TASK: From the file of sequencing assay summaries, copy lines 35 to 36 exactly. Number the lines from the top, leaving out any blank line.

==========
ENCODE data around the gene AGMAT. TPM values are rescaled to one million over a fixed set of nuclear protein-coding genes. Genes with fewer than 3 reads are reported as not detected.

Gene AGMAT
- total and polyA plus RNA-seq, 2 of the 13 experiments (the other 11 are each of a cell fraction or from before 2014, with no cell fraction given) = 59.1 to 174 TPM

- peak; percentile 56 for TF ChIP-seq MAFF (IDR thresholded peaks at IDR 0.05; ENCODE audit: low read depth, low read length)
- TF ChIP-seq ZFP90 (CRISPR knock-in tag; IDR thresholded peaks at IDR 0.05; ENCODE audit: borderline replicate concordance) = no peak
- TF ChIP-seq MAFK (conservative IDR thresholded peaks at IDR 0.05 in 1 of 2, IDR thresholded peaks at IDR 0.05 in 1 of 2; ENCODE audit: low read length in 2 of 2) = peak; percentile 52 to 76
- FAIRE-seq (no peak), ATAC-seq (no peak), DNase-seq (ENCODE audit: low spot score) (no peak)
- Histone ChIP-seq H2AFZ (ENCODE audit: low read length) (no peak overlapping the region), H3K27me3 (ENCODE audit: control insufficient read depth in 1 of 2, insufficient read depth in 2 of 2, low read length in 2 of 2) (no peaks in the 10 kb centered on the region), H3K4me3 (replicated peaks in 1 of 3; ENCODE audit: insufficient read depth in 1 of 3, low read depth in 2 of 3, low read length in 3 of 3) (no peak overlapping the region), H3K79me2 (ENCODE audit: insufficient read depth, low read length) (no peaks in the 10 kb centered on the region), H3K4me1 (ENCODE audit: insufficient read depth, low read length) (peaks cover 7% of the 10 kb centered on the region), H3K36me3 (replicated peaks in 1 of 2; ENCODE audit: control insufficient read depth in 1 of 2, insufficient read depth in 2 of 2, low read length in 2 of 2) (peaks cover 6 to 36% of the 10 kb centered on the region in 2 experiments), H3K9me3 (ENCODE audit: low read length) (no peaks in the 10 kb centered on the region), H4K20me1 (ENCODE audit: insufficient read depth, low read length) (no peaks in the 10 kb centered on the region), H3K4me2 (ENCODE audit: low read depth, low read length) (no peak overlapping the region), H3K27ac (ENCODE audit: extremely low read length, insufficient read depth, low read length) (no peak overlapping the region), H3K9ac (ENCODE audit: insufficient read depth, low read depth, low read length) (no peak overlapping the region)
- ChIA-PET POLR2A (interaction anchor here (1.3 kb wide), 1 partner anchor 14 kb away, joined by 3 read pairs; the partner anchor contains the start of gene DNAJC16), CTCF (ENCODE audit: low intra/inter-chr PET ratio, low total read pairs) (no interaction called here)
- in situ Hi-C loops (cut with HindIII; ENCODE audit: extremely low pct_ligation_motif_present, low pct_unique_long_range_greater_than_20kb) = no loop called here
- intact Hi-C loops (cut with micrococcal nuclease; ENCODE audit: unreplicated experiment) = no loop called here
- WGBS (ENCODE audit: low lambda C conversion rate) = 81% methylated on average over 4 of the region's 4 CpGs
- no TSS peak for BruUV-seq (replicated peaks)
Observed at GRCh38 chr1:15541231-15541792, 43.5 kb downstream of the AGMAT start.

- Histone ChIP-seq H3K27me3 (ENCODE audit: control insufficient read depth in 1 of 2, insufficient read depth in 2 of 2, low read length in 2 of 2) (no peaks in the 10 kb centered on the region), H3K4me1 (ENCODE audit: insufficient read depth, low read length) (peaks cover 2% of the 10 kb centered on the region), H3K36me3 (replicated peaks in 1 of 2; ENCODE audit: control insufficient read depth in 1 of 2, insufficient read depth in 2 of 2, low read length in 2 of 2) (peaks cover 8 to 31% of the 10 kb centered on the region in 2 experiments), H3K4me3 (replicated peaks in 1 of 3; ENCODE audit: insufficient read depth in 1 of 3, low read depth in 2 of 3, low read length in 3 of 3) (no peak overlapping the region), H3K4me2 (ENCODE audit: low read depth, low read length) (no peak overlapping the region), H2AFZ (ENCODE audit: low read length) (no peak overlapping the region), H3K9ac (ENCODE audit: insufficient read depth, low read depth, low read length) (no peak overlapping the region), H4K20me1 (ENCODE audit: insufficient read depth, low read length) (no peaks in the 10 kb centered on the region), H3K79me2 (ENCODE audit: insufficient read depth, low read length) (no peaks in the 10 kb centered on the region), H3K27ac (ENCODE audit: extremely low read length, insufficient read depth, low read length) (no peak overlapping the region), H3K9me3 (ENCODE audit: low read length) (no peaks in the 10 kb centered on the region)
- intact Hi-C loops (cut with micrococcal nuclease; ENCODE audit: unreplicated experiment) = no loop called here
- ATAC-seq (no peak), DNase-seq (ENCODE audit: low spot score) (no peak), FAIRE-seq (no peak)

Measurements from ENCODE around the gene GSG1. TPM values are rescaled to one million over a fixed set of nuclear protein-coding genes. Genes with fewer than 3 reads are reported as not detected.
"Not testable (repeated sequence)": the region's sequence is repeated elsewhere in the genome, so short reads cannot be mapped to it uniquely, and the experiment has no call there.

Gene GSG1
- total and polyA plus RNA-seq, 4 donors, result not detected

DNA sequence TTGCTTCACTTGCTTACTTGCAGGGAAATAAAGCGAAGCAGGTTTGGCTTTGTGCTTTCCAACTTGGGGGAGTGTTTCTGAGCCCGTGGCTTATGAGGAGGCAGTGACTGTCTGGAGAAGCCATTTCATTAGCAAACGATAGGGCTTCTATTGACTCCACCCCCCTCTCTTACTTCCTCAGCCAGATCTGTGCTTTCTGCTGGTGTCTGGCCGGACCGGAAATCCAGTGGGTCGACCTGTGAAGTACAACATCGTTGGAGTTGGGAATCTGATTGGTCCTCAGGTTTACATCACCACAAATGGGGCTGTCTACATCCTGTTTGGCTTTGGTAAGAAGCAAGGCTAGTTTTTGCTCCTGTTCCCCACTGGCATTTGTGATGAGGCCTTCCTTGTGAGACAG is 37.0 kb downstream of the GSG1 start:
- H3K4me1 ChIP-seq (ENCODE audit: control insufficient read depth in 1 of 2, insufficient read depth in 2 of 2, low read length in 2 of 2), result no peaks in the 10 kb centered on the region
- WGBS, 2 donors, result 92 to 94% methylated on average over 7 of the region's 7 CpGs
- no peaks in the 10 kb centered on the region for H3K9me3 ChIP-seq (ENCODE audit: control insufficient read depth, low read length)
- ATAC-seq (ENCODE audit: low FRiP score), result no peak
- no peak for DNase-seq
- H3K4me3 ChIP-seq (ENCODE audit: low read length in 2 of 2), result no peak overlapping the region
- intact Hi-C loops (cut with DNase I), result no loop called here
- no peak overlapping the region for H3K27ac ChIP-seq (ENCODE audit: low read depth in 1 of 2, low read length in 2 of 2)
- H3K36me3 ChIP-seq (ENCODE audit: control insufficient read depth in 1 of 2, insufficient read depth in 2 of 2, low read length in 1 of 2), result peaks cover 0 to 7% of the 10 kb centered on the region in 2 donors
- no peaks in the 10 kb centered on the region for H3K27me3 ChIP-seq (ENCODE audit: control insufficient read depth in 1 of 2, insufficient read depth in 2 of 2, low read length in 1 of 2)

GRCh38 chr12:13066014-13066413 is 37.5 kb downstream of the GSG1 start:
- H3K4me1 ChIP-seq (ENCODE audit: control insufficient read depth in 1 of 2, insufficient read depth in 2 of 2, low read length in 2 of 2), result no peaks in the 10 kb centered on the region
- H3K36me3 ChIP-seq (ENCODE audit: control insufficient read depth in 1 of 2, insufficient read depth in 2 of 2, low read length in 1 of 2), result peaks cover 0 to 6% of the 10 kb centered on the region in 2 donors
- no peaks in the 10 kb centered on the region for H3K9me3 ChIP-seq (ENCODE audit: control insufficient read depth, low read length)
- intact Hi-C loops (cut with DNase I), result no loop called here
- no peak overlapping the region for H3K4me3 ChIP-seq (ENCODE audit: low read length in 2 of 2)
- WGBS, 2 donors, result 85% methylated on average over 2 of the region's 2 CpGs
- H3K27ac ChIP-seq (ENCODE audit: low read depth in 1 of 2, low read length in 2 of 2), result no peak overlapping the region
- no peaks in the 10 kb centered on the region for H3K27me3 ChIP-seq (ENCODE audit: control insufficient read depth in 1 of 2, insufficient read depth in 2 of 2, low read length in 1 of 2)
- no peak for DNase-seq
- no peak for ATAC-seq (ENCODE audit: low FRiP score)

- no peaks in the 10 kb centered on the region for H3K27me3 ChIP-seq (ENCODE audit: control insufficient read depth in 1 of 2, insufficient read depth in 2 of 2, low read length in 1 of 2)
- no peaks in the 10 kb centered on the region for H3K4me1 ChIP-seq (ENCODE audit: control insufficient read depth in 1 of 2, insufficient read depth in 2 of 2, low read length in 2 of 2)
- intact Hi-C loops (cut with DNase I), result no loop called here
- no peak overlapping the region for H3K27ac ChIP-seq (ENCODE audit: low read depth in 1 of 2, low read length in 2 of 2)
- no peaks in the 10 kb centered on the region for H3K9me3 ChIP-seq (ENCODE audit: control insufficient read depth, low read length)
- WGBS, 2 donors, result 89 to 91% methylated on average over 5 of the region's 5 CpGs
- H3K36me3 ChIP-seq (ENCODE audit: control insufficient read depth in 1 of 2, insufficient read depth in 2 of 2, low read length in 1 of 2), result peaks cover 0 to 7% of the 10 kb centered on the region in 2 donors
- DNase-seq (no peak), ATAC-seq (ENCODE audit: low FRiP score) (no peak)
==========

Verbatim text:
- H3K36me3 ChIP-seq (ENCODE audit: control insufficient read depth in 1 of 2, insufficient read depth in 2 of 2, low read length in 1 of 2), result peaks cover 0 to 6% of the 10 kb centered on the region in 2 donors
- no peaks in the 10 kb centered on the region for H3K9me3 ChIP-seq (ENCODE audit: control insufficient read depth, low read length)